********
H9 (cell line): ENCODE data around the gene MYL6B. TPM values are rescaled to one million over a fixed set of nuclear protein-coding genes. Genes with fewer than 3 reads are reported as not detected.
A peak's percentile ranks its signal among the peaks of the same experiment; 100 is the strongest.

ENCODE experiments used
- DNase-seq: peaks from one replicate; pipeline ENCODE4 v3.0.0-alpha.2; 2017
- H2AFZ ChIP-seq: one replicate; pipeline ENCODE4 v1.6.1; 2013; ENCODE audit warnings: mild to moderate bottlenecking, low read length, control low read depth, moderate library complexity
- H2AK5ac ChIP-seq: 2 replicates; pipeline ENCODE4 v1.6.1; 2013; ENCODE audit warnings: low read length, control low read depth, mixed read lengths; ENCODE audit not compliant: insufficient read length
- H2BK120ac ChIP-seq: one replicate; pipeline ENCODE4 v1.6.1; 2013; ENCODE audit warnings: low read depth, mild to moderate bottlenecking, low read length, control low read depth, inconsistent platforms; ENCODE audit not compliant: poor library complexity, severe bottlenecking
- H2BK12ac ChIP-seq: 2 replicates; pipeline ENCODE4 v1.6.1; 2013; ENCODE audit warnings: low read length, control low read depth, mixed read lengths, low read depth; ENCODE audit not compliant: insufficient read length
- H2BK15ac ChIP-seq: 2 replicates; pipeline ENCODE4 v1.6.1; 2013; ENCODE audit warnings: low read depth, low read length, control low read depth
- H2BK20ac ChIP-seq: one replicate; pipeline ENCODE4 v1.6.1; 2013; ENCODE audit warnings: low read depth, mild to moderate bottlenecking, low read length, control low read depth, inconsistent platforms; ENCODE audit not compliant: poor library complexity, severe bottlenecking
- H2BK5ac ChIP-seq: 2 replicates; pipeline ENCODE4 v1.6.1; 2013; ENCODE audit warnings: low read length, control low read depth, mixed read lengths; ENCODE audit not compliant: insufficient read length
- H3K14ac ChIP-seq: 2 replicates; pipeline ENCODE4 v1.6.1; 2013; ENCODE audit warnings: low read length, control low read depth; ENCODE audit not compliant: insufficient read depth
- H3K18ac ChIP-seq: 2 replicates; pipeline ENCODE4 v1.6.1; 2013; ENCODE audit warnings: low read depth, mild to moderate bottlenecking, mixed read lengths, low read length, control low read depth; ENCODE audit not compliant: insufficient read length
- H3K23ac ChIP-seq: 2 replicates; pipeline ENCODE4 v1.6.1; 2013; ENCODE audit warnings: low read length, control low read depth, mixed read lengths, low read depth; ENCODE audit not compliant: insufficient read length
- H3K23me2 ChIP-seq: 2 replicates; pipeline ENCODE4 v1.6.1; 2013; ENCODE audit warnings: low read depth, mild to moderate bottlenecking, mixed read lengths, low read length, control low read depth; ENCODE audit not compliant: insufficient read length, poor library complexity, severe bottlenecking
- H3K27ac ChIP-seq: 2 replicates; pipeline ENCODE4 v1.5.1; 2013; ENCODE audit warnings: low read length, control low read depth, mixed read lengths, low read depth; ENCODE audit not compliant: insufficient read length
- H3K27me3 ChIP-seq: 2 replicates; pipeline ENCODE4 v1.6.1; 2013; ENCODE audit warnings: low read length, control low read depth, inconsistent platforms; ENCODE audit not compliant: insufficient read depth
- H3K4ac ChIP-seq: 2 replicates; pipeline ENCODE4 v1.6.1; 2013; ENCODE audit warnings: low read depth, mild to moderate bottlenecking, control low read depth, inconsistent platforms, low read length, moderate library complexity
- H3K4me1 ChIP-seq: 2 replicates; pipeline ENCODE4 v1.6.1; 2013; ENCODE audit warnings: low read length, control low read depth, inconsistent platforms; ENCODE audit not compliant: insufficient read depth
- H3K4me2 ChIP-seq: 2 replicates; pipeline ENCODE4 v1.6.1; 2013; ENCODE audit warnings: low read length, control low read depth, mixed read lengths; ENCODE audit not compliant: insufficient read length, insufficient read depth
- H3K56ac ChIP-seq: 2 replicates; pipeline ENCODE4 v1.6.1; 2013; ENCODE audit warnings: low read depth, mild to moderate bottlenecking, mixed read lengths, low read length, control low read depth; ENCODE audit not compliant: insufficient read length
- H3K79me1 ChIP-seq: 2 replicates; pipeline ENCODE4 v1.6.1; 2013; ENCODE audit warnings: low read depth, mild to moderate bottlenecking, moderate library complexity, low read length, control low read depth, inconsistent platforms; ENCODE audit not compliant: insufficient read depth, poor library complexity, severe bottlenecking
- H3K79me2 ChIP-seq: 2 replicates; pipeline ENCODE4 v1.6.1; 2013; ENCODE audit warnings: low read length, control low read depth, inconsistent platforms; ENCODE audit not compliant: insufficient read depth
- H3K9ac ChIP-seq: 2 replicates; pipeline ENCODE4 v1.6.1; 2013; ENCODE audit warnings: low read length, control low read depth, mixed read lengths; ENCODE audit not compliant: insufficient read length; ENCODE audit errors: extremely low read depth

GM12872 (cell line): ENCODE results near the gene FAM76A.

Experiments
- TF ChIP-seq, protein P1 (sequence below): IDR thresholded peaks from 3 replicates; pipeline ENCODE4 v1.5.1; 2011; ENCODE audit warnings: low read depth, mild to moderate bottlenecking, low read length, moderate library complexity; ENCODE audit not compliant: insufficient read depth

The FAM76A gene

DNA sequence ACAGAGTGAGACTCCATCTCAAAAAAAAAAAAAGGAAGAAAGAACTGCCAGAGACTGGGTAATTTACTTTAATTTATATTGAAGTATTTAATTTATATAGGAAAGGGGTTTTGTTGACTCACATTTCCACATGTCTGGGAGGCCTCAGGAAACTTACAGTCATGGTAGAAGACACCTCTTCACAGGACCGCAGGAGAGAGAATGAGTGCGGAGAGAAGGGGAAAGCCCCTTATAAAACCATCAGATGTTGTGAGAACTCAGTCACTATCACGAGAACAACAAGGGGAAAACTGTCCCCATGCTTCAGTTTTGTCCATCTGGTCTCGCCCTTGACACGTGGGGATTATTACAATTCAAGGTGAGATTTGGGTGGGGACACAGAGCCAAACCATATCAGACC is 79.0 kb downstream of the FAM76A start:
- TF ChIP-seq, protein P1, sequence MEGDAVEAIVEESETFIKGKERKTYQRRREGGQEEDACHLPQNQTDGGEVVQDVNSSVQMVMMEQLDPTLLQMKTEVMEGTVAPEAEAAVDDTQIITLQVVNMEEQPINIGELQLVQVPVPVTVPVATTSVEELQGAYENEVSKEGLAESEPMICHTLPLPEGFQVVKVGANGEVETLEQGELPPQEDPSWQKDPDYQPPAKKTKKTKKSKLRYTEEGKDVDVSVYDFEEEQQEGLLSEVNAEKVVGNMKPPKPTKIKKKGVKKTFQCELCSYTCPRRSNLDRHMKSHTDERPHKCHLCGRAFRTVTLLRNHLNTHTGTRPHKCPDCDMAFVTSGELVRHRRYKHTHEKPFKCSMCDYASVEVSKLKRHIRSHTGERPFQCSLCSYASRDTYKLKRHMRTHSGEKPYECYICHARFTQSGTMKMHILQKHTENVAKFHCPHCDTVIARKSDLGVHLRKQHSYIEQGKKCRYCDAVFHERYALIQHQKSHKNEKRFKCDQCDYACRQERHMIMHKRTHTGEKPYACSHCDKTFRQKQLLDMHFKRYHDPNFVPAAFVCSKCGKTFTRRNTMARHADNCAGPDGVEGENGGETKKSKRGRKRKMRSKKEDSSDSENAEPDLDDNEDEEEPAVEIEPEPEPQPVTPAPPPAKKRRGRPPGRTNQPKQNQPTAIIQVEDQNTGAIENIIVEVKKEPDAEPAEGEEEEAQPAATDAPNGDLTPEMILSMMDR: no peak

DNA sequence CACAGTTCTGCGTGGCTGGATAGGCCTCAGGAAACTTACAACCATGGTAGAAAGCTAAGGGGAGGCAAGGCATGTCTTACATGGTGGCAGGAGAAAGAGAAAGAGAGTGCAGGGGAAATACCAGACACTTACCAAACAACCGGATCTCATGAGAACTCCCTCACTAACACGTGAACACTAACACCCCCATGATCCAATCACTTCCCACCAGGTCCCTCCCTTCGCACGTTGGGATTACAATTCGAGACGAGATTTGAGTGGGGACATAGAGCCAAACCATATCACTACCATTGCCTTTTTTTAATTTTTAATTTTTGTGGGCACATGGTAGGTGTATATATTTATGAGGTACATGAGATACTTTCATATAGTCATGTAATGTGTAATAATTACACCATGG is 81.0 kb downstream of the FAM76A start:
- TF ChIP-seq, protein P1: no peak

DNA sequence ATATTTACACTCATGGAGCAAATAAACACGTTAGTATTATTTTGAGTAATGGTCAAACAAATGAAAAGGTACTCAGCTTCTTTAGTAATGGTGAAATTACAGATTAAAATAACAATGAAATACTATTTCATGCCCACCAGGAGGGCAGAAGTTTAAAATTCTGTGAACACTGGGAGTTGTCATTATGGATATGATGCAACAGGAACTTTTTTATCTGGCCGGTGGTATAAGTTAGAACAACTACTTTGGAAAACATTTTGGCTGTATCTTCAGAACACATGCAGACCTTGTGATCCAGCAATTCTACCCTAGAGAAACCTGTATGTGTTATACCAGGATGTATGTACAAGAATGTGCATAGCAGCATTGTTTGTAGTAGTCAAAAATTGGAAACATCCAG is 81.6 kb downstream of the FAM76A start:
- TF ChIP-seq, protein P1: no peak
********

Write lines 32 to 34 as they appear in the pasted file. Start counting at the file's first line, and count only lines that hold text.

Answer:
- TF ChIP-seq, protein P1: no peak

DNA sequence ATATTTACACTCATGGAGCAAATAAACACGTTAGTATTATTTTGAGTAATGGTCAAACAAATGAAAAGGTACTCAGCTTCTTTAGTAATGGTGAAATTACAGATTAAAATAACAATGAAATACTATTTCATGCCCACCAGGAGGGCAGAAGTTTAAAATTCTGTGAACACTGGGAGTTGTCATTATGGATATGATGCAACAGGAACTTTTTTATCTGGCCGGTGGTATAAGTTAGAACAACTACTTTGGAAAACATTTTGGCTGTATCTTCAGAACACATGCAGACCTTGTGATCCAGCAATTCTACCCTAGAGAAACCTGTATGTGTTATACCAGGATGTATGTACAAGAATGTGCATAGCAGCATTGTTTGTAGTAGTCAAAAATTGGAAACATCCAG is 81.6 kb downstream of the FAM76A start:
- TF ChIP-seq, protein P1: no peak